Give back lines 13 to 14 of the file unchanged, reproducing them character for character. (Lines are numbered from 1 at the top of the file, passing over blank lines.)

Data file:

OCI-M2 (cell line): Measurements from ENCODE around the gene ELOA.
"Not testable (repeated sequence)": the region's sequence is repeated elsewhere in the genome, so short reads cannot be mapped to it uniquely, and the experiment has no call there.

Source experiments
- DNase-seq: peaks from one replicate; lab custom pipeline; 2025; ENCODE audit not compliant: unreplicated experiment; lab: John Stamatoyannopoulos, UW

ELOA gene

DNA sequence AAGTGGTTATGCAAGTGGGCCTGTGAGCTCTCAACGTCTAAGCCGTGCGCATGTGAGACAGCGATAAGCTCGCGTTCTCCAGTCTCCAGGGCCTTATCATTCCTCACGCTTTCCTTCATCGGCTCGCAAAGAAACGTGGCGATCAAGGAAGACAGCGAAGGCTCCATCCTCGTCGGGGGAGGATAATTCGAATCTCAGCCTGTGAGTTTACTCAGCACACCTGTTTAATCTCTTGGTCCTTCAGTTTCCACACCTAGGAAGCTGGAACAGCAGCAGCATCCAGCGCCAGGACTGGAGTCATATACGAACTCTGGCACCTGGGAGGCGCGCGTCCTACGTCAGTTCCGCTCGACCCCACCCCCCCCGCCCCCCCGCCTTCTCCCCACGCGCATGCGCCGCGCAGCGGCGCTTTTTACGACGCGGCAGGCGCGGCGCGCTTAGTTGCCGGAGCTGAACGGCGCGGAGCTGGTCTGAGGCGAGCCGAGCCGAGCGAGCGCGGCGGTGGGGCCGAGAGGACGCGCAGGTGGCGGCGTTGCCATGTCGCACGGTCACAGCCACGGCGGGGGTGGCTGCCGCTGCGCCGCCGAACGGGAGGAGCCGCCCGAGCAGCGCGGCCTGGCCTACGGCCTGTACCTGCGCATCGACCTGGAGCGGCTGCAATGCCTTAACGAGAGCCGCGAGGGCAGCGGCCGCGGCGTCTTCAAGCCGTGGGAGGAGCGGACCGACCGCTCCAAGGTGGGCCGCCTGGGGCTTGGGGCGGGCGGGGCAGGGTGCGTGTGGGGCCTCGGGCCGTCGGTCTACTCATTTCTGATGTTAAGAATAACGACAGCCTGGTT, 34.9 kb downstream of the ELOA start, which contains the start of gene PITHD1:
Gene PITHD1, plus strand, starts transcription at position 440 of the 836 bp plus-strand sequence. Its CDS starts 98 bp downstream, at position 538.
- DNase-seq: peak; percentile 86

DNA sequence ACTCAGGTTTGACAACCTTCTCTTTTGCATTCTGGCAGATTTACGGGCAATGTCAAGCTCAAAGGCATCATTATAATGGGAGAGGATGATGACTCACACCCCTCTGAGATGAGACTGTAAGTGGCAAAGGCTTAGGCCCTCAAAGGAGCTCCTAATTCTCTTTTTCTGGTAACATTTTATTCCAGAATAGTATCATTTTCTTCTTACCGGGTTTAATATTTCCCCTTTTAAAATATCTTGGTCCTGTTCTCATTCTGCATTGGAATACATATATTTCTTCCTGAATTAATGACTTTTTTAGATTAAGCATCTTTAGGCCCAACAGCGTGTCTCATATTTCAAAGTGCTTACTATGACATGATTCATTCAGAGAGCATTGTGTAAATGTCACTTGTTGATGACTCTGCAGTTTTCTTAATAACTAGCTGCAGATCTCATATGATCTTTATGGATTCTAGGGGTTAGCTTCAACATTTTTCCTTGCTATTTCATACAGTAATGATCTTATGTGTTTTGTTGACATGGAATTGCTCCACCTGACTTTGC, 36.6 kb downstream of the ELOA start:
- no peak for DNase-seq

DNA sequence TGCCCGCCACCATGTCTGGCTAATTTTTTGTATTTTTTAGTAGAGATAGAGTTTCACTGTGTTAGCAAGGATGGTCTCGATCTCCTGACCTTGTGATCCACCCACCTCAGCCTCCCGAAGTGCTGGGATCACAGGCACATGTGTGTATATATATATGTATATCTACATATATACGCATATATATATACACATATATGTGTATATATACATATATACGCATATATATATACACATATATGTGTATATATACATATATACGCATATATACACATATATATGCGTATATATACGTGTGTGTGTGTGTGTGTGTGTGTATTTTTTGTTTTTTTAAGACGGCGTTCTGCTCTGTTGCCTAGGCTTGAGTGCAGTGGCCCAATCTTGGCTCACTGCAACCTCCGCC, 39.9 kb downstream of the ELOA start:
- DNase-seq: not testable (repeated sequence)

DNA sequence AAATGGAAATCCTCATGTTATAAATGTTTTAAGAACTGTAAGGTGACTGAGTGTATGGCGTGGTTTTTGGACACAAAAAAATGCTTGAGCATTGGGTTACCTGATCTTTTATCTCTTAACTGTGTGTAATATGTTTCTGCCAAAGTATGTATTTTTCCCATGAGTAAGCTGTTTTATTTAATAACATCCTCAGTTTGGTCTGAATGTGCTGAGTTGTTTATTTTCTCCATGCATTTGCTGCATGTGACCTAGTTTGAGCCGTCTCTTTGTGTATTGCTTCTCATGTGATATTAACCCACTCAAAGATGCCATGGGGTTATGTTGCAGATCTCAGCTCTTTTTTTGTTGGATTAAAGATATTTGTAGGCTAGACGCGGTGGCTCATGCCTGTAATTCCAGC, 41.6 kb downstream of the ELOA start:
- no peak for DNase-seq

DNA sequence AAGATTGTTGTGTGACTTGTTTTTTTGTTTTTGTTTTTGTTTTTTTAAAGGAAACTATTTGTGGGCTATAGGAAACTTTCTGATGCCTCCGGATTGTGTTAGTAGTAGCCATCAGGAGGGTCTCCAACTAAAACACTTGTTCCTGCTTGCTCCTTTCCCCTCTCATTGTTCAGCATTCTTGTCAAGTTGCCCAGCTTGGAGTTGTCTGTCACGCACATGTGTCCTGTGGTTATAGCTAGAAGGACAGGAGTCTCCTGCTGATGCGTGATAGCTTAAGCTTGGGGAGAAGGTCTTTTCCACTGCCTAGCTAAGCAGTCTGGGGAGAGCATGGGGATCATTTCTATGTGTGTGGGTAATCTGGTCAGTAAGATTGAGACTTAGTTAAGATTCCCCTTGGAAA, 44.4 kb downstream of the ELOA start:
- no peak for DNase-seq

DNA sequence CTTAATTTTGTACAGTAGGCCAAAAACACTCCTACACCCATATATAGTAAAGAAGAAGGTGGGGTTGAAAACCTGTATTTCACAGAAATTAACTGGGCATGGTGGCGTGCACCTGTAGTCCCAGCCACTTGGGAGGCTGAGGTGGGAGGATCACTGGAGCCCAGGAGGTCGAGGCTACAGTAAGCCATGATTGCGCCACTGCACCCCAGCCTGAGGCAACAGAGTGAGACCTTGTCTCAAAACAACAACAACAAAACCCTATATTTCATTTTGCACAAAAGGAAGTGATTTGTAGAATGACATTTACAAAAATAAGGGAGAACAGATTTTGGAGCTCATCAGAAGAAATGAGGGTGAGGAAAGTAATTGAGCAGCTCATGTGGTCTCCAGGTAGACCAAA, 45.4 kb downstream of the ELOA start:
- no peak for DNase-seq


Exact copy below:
DNA sequence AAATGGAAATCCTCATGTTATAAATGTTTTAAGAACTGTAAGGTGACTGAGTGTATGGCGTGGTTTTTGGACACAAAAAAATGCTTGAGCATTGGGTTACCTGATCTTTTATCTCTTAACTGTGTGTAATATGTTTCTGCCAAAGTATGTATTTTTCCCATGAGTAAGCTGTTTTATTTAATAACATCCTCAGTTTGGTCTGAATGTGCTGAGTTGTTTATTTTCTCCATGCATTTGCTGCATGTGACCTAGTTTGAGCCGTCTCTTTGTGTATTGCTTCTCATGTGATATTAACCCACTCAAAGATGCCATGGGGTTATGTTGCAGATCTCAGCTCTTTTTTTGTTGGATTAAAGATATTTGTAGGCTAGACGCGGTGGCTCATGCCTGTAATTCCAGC, 41.6 kb downstream of the ELOA start:
- no peak for DNase-seq